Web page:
There’s a raft of film and cinema events celebrating Black British talent on both sides of the camera while visual art lovers can enjoy window commission City of Colour by illustrator Danielle Rhoda and explore the colourful works by Venessa Scott in her first solo exhibition at HOME.

    There are also conversations with Black creatives and an online storytelling event for families called When Animals Could Talk by Ruth Awolola.

    Find out more, including the full programme of what’s on, at the HOME website.

    We Are Carnival!

    Following on from the celebrations which marked 50 years of the Manchester Caribbean Carnival earlier this year, the Ahmed Iqbal Ullah Race Relations Resource Centre at Manchester Central Library is devoting its Black History Month programme to the subject.

    It is hosting two workshops with noted Black History educator and researcher Linford Sweeney which will delve into Carnival’s long and complex history in colonialism, resistance to and emancipation from slavery and freedom.

    Manchester Caribbean Carnival is celebrating 50 years this year

    Then on 27 October it is hosting a We Are Carnival! party hosted by Kemoy Walker featuring an exhibition of archive footage from Carnival, film from the North West Film Archive, a family arts workshop by local artist Tina Ramos Ekongo, spoken word performances by Young Identity and Caribbean food courtesy of Buzzrocks Caribbean restaurant.

    Find out more at the centre’s website here.

    Storytime and craft sessions at the city’s libraries

    Manchester Libraries are putting on a series of events throughout Black History Month, including playing a role in We Are Carnival! and teaming up with HOME for some of its programme.

    There will also be free drop-in storytime sessions for children aged up to 10 at Central Library on Monday 24 October from 2pm until 4pm, at Longsight Library and Learning Centre on Wednesday 26 October from 2pm to 4pm and at Powerhouse Library on Thursday 27 October from 11am until 1pm.

    There are also history and craft sessions looking at when and why the first Carnival celebrations took place and creating headdresses to grace any Carnival procession.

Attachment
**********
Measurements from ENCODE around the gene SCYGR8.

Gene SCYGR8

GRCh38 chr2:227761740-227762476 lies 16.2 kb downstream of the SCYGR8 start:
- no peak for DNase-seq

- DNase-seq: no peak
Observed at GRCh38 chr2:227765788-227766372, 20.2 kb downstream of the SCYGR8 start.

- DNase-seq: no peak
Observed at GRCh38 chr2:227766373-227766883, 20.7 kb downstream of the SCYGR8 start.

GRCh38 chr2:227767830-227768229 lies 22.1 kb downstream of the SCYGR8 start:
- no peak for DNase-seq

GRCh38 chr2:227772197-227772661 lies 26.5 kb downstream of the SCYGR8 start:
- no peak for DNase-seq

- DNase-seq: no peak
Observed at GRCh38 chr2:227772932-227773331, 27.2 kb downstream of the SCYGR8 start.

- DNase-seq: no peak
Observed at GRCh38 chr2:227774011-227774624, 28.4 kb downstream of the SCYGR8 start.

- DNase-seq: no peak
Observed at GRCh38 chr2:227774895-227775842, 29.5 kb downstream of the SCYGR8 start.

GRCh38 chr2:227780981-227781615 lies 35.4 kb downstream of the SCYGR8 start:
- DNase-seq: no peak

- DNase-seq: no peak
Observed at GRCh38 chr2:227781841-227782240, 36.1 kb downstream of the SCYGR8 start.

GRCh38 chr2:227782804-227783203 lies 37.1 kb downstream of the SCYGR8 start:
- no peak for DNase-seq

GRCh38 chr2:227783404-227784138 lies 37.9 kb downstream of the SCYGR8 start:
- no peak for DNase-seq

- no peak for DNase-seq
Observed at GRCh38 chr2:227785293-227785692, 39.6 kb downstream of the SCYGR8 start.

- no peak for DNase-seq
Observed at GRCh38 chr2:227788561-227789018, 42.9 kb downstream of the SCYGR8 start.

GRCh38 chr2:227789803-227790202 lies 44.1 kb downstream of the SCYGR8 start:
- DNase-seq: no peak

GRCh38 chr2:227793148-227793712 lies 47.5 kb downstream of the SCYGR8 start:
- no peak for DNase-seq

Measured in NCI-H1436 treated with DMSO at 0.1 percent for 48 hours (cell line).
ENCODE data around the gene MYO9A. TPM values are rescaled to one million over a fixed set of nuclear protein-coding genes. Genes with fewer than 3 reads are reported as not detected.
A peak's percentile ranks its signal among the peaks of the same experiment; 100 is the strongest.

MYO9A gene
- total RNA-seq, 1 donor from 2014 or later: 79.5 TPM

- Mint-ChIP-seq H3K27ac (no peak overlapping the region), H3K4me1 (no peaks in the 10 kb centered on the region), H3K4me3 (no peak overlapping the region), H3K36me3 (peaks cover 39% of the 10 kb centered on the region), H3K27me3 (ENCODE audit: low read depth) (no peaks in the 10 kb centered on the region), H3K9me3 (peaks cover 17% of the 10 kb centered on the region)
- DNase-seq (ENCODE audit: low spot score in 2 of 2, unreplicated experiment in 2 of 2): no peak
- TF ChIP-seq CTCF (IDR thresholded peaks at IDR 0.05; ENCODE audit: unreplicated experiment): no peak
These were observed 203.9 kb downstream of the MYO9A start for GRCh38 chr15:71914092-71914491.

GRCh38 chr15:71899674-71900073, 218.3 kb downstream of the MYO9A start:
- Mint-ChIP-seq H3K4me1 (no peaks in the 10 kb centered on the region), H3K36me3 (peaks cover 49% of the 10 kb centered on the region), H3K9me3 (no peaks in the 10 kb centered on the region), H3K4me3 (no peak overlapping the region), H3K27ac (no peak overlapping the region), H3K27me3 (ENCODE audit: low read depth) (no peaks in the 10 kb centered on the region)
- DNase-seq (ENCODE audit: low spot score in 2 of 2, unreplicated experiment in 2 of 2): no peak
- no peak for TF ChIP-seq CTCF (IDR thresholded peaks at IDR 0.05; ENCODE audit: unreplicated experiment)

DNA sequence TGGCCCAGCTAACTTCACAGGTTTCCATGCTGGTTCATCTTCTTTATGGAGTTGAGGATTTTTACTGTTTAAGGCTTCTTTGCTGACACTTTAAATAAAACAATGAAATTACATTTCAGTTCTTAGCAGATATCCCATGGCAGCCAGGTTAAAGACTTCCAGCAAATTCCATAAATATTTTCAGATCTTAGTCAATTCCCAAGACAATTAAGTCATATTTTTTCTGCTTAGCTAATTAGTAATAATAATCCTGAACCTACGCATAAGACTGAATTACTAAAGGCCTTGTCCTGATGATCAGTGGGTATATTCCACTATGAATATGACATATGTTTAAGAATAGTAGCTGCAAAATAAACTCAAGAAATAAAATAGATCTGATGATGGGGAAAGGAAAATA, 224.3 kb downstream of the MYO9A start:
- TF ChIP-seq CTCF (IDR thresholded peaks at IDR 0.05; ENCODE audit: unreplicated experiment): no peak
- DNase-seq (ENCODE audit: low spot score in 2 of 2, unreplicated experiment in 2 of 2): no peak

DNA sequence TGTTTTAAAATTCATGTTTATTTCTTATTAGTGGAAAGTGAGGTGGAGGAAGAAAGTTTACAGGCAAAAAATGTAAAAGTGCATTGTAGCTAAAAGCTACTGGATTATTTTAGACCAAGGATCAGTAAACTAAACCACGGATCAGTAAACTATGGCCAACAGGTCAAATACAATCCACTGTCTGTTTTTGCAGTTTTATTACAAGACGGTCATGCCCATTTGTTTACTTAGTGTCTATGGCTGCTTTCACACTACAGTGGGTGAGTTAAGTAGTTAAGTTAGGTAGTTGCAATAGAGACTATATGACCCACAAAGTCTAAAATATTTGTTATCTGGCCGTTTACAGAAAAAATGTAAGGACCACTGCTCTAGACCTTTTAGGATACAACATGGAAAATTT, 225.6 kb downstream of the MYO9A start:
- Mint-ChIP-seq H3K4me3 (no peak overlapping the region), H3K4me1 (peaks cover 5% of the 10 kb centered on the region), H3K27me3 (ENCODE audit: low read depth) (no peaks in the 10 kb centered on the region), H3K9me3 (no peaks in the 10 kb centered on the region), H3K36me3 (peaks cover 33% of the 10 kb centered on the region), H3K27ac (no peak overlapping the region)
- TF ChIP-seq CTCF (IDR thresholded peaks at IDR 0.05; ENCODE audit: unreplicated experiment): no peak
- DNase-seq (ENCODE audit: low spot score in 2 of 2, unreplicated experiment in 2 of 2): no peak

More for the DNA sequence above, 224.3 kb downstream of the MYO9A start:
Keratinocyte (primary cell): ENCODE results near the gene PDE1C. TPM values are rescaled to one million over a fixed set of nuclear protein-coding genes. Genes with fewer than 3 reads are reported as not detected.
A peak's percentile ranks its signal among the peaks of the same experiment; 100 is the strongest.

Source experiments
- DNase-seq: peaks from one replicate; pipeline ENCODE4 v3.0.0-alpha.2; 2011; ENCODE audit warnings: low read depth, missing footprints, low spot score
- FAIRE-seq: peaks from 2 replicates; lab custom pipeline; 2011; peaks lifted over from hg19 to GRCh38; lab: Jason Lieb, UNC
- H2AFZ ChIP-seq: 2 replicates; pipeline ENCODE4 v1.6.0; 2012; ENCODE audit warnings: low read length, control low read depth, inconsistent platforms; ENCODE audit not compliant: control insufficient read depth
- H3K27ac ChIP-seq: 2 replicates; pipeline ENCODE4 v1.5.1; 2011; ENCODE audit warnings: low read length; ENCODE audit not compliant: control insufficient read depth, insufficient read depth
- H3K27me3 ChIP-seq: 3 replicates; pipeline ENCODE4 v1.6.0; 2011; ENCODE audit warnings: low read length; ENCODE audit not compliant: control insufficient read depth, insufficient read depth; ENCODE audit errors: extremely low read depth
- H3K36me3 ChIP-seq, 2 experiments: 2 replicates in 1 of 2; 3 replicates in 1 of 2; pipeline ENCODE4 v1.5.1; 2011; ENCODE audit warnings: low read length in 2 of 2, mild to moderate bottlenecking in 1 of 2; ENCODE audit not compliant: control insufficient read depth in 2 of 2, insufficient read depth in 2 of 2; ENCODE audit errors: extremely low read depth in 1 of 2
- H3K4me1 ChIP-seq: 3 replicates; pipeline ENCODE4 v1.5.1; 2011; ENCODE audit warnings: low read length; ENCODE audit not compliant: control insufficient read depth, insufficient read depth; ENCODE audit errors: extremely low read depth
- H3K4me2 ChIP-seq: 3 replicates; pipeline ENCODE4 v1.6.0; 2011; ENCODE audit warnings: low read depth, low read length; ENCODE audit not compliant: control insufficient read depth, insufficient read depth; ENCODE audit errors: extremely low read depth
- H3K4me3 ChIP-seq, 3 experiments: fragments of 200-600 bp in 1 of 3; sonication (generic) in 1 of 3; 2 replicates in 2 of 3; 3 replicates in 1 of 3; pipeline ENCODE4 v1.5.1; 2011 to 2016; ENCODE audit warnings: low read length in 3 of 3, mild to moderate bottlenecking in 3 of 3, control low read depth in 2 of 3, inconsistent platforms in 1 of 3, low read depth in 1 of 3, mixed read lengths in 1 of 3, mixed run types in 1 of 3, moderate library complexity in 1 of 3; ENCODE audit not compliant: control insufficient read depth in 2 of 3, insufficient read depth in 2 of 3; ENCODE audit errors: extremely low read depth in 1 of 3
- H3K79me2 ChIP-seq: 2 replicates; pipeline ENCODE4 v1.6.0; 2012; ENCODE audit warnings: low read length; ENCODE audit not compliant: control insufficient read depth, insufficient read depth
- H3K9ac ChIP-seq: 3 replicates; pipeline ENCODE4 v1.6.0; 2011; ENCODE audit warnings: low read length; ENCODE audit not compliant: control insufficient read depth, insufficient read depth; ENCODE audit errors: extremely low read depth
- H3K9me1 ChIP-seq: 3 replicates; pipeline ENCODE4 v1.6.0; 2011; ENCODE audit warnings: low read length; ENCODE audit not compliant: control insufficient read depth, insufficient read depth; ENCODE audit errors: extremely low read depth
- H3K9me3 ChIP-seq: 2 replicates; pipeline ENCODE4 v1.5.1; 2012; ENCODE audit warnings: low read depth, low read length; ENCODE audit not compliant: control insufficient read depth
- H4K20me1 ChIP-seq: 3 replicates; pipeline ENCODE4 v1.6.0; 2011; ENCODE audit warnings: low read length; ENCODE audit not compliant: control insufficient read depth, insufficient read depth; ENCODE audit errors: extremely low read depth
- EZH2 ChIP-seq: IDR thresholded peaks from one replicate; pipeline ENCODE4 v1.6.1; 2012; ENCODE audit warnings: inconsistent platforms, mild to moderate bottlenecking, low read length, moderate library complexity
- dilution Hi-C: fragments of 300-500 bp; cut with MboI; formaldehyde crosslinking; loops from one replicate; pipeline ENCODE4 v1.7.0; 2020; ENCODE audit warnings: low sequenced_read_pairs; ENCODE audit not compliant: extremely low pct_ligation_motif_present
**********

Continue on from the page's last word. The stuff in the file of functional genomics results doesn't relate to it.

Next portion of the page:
These are at Brooklands Library on Wednesday 12 October from 4pm until 6pm, at Moss Side Powerhouse on Thursday 13 October from 4pm until 6pm, at Arcadia Library on 19 October from 4pm until 6pm and at North City Library on Tues25 October from 4pm until 6pm.

    There will also be family craft activities at Forum Library on Monday 24 October from 2pm until 3pm and at Didsbury Library on Tuesday 25 October from 2pm until 3pm.

    Guilt by Association: race, culture and criminalization

    Earlier this year a case in which 10 teenagers and young men from Manchester were jailed for conspiracy-related offences in a trial and verdict which sparked furious accusations of racism.

    In Black History Month the controversial topics of conspiracy and joint enterprise, which a recent study found continue to disproportionately affect young Black men, is being put in the spotlight at the Whitworth Art Gallery.

    The hybrid event, between 2.30pm and 4pm on 10 October, will feature as speakers Professor Eithne Quinn from The University of Manchester who has researched rap music and the law, the university’s chancellor Nazir Afzal and founder of Kids of Colour, Roxy Legane.

    The event has been put together by Creative Manchester in partnership with the Global Inequalities research beacon.

    You can register for tickets here.

    A gala dinner and awards ceremony

    The Caribbean and African Health Network (CAHN) is celebrating its fifth anniversary with an awards ceremony and gala dinner which is also a Black History Month fund-raiser.

    The event takes place on Saturday 22 October at the Hilton Manchester on Deansgate, running from 5.30pm until late.

    There will be a three-course meal, awards, an auction and raffle, entertainment from stand-up comedian Christopher Savage and music from Natalie Floacist Stewart and a live band. Sky presenter Gillian Joseph will compere the night.

    Tickets are £75, with concessions priced at £60 for over-65s and £45 for children. It is £750 for a table of 10, which community organisations can get for £650. Find out more on the CAHN website here.